Taking on the day to day reality of the forty-something set — from failing relationships to hormonal fluctuations — doesn’t exactly sound like a probable theme for a hit record. Yet that is exactly the premise that Everything but the Girl’s Tracey Thorn is relying on for her third solo outing, Love and Its Opposite. “It’s a record about the person I am now and the people around me,” says Thorn, ”about real life after forty.”
Love and Its Opposite opens with Thorn lamenting the demise of the marriages surrounding her on ”Oh, the Divorces!” Ironically, Thorn herself is a newlywed having married her longtime partner, Ben Watt in 2009. The track has the sort of intensely personal, intimate production that sounds as if the artist is sitting in the room, whispering to you. It’s this immediate connection that grounds the record as it blooms with the mid-tempo ”Long White Dress,” picking up the mood musically, while maintaining its heavy theme.
Ranging from desperate to insightful, the record addresses the truth behind the glammed up experience television and movies would have you believe. According to the media the world is full of cougars oozing with self-confidence; the reality is more akin to the sad state of affairs that Tracy Thorn addresses in ”Singles Bar.” Exposing the doubt behind the bravado, Thorn’s words must hit home with lines like: ”can you guess my age in this light, who’ll be taking me home tonight,” and ”can you guess my age in these jeans, can you tell me what any of this means?”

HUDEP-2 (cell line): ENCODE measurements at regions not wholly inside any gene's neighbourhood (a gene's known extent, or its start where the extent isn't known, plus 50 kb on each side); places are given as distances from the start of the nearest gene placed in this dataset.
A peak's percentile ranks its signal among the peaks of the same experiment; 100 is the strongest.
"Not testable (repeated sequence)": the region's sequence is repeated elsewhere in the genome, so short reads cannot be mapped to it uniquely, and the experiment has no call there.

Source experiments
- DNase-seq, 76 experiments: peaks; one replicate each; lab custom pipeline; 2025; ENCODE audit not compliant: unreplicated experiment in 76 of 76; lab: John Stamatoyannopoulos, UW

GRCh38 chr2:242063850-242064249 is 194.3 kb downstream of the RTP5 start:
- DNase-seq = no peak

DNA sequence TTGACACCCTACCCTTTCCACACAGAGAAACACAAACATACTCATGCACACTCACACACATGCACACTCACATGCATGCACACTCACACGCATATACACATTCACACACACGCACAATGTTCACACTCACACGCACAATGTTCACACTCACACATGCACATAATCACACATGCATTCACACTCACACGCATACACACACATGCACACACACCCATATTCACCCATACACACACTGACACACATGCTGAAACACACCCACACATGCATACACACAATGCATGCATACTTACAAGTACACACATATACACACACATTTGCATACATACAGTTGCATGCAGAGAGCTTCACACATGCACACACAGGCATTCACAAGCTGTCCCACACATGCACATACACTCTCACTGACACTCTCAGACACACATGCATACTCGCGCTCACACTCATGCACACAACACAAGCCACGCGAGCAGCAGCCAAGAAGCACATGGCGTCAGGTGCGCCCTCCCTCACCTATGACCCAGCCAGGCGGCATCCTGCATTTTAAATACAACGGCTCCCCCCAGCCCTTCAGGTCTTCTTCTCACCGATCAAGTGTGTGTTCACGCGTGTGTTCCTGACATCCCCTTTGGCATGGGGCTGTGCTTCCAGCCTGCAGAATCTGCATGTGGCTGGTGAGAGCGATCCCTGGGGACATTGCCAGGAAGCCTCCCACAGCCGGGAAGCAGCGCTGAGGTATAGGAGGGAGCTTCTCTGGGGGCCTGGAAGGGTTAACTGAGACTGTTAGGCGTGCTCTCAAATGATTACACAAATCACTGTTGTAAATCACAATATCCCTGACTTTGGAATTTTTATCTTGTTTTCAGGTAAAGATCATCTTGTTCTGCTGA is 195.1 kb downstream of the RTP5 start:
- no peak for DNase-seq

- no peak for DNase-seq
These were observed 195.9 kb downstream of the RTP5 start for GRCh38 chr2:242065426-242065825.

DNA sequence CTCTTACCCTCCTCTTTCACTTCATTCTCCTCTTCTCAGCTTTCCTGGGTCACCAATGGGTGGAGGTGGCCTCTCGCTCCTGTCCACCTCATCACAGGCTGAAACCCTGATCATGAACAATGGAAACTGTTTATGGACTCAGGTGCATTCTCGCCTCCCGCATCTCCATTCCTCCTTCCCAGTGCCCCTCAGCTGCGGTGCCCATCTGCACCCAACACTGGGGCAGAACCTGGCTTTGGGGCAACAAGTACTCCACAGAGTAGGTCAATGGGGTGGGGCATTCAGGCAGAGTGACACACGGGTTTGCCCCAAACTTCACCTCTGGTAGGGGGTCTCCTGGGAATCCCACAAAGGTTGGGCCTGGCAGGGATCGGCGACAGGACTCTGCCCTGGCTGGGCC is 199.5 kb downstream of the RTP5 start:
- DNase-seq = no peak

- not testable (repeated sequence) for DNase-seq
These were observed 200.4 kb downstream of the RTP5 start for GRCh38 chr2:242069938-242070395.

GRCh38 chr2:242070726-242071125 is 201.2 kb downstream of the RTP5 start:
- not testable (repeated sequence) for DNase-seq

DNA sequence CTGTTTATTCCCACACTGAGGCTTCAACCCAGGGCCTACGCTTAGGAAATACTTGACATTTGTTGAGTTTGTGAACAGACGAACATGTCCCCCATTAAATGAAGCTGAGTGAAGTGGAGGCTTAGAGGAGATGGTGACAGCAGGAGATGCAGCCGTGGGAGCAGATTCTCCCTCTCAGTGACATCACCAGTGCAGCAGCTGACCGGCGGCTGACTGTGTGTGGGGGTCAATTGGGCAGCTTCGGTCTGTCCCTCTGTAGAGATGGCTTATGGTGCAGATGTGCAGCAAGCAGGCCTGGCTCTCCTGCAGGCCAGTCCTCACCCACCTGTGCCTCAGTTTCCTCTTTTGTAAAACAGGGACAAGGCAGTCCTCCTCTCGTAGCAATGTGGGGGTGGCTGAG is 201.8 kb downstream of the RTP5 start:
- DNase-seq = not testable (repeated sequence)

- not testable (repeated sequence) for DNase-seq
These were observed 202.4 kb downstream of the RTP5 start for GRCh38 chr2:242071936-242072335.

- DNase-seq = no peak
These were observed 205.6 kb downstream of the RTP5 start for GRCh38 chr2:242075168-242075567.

Fans of EbtG will find plenty here to connect to as well. “Why Does the Wind?” bears the mark of every good EbtG track, with its driving — yet not quite danceable — beat and arpeggiated synths swirling under Thorn’s smoky vocal. Her delivery is beautiful — as always — but as Mr. Giles put it: ”it’s almost as though she’s finally earned her voice.” Forty, it would seem, is treating Thorn well. (2010 Merge Records)